Monica came back and then Pearson went and got two long branches and another elastic band. We all went back into the latrine and then he took one stick and put it down the hole. I was still laughing, but by now I think the tone switched over to serious because, well, Pearson was digging through shit to find my phone. He poked around for at least 10 minutes and then turned and fashioned himself a scoop by attaching the cup to the end of the other stick with the elastic band. I told him that I think we should give up because it’s late and we can’t see anything but he said “I see it”. I couldn’t believe it. More laughing.

So he took the scoop and put it down the hole and continued digging. The whole time Monica stood above him and held the flashlight. Pearson looked like he was performing dental surgery and Monica was wearing only a chitenge (wrapped around her in a towel kind of way which is totally scandalous in Malawi). I was sitting in the corner, hugging my knees and staying out of the way. I was so thankful this didn’t happen at the beginning of my placement. I was seriously witnessing a candid and memorable moment in their marriage.

I was ready to give up because I convinced myself that the phone wouldn’t work anyways, and then Pearson said “Let’s go” and took the cup out of the latrine with the cell phone in it. How he did it, I’ll never know.

He told me and Monica to gather some sand and we made a pile. He spilled the phone and the rest of the cups contents into the pile of sand and rubbed it around for about 30 seconds. Then he started kicking my phone in the sand and gave it quite the beating. At some point during the royal sand treatment, he pressed something and the phone lit up. It actually worked. I howled at this point. Howled with laughter. Not at all aware that the neighbours were asleep. But seriously man, this is one of the funniest situations I have ever been in.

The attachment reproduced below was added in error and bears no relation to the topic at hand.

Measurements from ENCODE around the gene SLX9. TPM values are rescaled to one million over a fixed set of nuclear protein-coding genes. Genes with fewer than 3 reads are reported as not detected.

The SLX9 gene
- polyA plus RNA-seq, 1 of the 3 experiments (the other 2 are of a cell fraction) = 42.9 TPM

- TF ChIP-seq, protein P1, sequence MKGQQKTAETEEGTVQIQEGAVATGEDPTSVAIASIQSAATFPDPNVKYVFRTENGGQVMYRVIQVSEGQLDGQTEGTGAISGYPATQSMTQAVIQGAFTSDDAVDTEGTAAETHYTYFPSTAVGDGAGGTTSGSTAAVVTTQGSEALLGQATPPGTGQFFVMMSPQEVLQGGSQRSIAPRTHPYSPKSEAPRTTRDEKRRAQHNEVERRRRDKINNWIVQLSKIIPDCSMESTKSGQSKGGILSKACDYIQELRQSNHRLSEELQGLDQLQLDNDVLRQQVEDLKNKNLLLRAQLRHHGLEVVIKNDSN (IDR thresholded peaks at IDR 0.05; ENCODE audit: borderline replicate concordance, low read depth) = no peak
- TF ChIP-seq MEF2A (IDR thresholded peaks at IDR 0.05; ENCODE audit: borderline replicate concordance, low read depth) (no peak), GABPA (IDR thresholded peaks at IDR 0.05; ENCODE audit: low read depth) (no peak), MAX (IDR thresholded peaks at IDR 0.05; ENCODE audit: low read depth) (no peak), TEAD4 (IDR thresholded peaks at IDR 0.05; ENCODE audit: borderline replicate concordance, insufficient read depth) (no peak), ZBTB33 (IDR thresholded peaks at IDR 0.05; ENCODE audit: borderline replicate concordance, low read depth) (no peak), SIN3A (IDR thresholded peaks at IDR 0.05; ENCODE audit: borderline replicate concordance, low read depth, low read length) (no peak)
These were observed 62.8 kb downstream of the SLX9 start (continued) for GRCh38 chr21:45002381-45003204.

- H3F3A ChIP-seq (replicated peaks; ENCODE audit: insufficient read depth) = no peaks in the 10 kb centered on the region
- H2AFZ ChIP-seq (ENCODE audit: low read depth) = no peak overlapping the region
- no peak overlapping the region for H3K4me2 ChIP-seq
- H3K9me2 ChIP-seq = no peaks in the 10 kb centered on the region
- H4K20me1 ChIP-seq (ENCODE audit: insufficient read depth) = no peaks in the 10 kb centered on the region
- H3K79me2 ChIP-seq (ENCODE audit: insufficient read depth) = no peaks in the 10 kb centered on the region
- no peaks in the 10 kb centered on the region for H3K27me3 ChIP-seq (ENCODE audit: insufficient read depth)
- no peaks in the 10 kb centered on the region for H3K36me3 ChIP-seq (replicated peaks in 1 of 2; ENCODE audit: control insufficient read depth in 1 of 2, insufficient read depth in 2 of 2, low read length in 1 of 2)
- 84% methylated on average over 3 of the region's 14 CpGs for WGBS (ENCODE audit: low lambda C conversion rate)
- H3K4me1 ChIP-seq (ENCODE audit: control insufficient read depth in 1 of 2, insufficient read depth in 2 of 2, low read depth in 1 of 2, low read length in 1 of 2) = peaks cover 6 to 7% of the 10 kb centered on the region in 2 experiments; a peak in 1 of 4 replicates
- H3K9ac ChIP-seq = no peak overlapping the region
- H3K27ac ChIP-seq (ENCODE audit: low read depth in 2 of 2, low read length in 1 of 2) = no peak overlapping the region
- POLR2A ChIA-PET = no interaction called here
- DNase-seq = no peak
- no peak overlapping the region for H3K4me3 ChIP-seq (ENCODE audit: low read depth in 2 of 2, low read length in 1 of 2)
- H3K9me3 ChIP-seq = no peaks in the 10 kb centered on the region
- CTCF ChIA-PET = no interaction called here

So the phone works. He then spent the next 15-20 minutes washing the phone with various cobs of husked maize. He would dip the cob into a cup of water and scrub. This was the perfect sponge because it was rough enough to scrape the crevices and disposable enough to wash shit off of a phone. While he was doing this, I said “Pearson, when I leave, you can have my phone.” This made him very happy.

The phone was pretty much clean so we went into the house and Pearson took off the cap on the back to see if the SIM card and battery were in danger of getting wet. They were totally fine. Aside from the maggot crawling on the SIM card, it was dry and the phone was functioning. We gave it one last wipe with an old sock and I took the phone into my room to recover.

This morning, after gently washing it one more time it’s as good as new.

Lesson learned: don’t use your cell phone as your latrine light. Also, Pearson and Monica rock.

Love kate
Engineers Without Borders Canada - Ingenieurs Sans Frontieres Canada
University of Guelph Chapter
Copyright 2010

The views on this blog are entirely my own and do not represent the views of EWB Canada.